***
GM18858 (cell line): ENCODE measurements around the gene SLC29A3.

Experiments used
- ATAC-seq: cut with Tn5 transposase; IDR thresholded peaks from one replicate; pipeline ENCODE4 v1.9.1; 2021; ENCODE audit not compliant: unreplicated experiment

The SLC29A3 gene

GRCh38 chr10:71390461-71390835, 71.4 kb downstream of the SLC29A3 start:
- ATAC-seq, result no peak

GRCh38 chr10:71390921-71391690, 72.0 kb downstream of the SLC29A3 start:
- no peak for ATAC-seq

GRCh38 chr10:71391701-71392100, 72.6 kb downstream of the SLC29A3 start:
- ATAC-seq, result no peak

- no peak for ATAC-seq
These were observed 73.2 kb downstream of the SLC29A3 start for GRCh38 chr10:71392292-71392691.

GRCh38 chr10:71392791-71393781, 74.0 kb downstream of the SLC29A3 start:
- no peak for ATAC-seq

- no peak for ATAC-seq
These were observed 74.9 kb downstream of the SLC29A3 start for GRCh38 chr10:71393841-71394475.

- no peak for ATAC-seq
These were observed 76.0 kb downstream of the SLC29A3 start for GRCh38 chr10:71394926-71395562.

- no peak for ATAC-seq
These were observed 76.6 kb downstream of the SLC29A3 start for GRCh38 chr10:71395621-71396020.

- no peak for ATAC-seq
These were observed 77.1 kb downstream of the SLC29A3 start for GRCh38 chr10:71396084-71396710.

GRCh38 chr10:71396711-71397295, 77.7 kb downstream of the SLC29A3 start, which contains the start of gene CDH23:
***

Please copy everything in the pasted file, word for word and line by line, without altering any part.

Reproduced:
GM18858 (cell line): ENCODE measurements around the gene SLC29A3.

Experiments used
- ATAC-seq: cut with Tn5 transposase; IDR thresholded peaks from one replicate; pipeline ENCODE4 v1.9.1; 2021; ENCODE audit not compliant: unreplicated experiment

The SLC29A3 gene

GRCh38 chr10:71390461-71390835, 71.4 kb downstream of the SLC29A3 start:
- ATAC-seq, result no peak

GRCh38 chr10:71390921-71391690, 72.0 kb downstream of the SLC29A3 start:
- no peak for ATAC-seq

GRCh38 chr10:71391701-71392100, 72.6 kb downstream of the SLC29A3 start:
- ATAC-seq, result no peak

- no peak for ATAC-seq
These were observed 73.2 kb downstream of the SLC29A3 start for GRCh38 chr10:71392292-71392691.

GRCh38 chr10:71392791-71393781, 74.0 kb downstream of the SLC29A3 start:
- no peak for ATAC-seq

- no peak for ATAC-seq
These were observed 74.9 kb downstream of the SLC29A3 start for GRCh38 chr10:71393841-71394475.

- no peak for ATAC-seq
These were observed 76.0 kb downstream of the SLC29A3 start for GRCh38 chr10:71394926-71395562.

- no peak for ATAC-seq
These were observed 76.6 kb downstream of the SLC29A3 start for GRCh38 chr10:71395621-71396020.

- no peak for ATAC-seq
These were observed 77.1 kb downstream of the SLC29A3 start for GRCh38 chr10:71396084-71396710.

GRCh38 chr10:71396711-71397295, 77.7 kb downstream of the SLC29A3 start, which contains the start of gene CDH23: